A bloody collection of film clips from many of the most violent films ever made. Driller killers, Plasmatic Perverts and Sadistic Slashers are just a few of the disturbed individuals starring in this morbid collage.
In what feels like a throwback to the video store days, when we judged the VHS tapes almost solely on their covers (and sometimes decided how much we loved the movie without having even seen it yet), I bring you Filmgore. This is essentially a documentary, a compilation of clips from ten separate horror movies released between 1963 to 1980. It’s kind of like a Reader’s Digest Condensed Book; each film covered over the next two hours of your life is cut down into a few scenes that tell piece of the story as well as scenes that give us the “gory” kills. And the whole party is hosted by Elvira, Mistress of the Dark, who, as you probably suspected, supplies a heavy dose of puns throughout.
This movie was produced by Charles Band, pretty much a household name in the world of horror movies thanks to his work with Full Moon Pictures (specifically the Puppet Master series). It was directed by Ken Dixon, who had a bit of a series going on in this horror clip/documentary genre (see also Zombiethon, The Best of Sex and Violence, and Famous T & A). And it was written by Forrest J Ackerman, an actor in everything from The Howling and Dead Alive to The Kentucky Fried Movie and Beverly Hills Cop III. So why, then, after listing off this great list of contributors, did this movie not grab me more? Well, partly because there is no substance, only disjointed scenes of kills, and partly because this selection of movies wasn’t really the greatest ever.
Some of the films featured are absolute favorites of mine, and some look like real clunkers. And that, I worry, is where this movie finds trouble. To put in just a handful of scenes from Texas Chainsaw Massacre, without setting up any kind of story, diminishes its power as a great horror movie. I know the point of Filmgore is to simply shows the gruesome clips (and sometimes the nudie clips, and a couple times, the boring clips), but are there people out there who just want to watch that? Maybe Patrick Bateman, I guess, or some other comparable sociopath. For the most part, it just comes across as dull, especially given the two hour running time.
So, what movies do we have in here? In order, there are clips from Blood Feast (1964, Herschell Gordon Lewis), Texas Chainsaw Massacre (1974, Tobe Hooper), The Driller Killer (1979, Abel Ferrara), Drive-In Massacre (1977, Stu Segall), The Astro-Zombies (1968, Ted V Mikels), Carnival of Blood (1970, Leonard Kirtman), Dr. Jekyll’s Dungeon of Doom (1979, James Wood), Fiend (1980, Don Dohler), Two Thousand Maniacs (1964, again by Herschell Gordon Lewis), and Snuff (1976, Michael Findlay, and complete with a spoiler of the ending). And while there are plenty of stabbings and drillings and heads cut off and gunshots and chainsaw deaths (as well as the more creative deaths in Two Thousand Maniacs), I felt the same thing throughout the movie: when it was a movie I’d seen, I felt the abridgement failed to do it justice, and when it was a movie I had not seen, the way the clips were put together didn’t make me want to go out and find that movie.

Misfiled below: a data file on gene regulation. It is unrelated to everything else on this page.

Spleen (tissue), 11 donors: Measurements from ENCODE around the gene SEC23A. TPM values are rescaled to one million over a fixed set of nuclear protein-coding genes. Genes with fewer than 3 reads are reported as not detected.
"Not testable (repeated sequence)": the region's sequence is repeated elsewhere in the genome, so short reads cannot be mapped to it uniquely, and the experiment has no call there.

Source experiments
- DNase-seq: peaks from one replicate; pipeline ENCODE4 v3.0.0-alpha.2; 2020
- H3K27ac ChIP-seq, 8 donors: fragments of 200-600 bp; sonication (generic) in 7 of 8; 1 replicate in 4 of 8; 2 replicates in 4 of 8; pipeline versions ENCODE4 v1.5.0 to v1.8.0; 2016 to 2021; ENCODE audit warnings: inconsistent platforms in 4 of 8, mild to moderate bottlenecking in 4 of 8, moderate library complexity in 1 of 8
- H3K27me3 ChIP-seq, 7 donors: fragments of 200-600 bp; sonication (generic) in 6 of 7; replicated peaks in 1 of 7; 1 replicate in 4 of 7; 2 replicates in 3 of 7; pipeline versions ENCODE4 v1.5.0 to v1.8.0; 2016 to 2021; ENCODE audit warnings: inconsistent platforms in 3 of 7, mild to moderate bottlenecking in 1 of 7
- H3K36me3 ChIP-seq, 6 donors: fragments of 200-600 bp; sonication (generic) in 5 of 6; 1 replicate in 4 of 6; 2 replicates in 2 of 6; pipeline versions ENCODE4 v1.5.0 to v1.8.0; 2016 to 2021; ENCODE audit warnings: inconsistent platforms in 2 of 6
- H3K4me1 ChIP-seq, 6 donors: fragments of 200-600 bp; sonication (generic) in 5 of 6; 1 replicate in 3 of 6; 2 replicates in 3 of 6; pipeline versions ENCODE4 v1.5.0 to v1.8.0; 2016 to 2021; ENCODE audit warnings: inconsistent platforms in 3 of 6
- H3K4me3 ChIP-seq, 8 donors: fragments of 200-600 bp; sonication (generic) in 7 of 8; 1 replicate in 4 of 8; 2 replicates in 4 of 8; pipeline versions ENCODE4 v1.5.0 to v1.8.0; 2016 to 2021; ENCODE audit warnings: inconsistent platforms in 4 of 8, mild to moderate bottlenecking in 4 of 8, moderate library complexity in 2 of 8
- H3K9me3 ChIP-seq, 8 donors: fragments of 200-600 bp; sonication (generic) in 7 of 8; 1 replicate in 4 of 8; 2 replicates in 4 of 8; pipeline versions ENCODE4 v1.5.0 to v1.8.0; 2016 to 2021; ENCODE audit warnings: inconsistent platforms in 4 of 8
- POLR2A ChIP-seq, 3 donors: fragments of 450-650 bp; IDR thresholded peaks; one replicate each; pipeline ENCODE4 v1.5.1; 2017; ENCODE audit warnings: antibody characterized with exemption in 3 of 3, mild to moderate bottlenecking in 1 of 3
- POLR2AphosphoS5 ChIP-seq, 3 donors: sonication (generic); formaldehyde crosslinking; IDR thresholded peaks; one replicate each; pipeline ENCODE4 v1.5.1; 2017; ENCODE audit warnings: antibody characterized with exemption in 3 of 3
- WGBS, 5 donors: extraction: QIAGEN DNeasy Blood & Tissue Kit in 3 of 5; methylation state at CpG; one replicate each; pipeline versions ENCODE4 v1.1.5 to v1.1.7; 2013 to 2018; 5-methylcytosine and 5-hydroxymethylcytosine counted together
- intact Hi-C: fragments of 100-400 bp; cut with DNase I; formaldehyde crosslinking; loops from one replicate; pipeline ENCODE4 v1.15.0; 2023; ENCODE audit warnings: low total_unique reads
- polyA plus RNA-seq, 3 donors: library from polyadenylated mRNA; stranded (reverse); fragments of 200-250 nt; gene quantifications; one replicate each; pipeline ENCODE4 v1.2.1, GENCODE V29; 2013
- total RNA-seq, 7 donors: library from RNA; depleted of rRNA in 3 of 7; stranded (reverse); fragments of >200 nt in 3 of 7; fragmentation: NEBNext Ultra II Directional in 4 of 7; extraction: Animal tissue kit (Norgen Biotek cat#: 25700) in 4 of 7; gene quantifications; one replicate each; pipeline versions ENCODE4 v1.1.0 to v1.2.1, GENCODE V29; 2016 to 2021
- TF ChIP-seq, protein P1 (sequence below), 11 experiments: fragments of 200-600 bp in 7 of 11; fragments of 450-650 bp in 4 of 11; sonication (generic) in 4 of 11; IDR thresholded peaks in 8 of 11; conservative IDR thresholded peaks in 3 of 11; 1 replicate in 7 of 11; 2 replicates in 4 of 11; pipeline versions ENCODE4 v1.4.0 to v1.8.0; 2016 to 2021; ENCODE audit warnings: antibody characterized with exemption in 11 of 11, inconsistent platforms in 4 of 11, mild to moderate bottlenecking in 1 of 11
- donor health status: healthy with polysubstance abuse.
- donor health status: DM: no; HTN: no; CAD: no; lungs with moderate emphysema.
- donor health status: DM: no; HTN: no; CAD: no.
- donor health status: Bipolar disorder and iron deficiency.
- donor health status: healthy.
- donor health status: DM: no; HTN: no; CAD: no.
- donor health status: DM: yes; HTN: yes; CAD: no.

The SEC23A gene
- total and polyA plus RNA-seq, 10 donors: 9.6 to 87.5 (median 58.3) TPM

But let’s look at the positives now; Filmgore is not by any means ALL bad. For one thing, any horror clip documentary that puts in scenes from two Herschell Gordon Lewis movies is alright by me, and the fact that they chose two of the more fun ones was nice, too. There’s a whole lot of sadistic scenes from The Driller Killer, which means lots of blood and craziness. The Astro-Zombies features Tura Satana (also known for her ass-kicking in Russ Meyer’s Faster, Pussycat! Kill! Kill!), so that’s always a plus. And, of course, throughout the movie you get Elvira, dropping schlocky humor and bottom of the barrel puns, and somehow, probably because it’s Elvira doing it, you don’t hate it.
Filmgore is not a movie I recommend carving two hours out of your schedule to watch. The odds are high that, if you’re a horror nerd like myself, you’ve already seen (and probably own) a handful of the movies featured. But it’s not without its merits. Maybe put it on as background noise if you’re having a party and have a bunch of creeps for friends, it could serve as a great distraction when you try to get out of the conversation about work that inevitably comes up. But if you’re planning on checking out any of the featured movies for the first time, and want to keep any bit of suspense they might hold, I’d recommend not checking this out until after.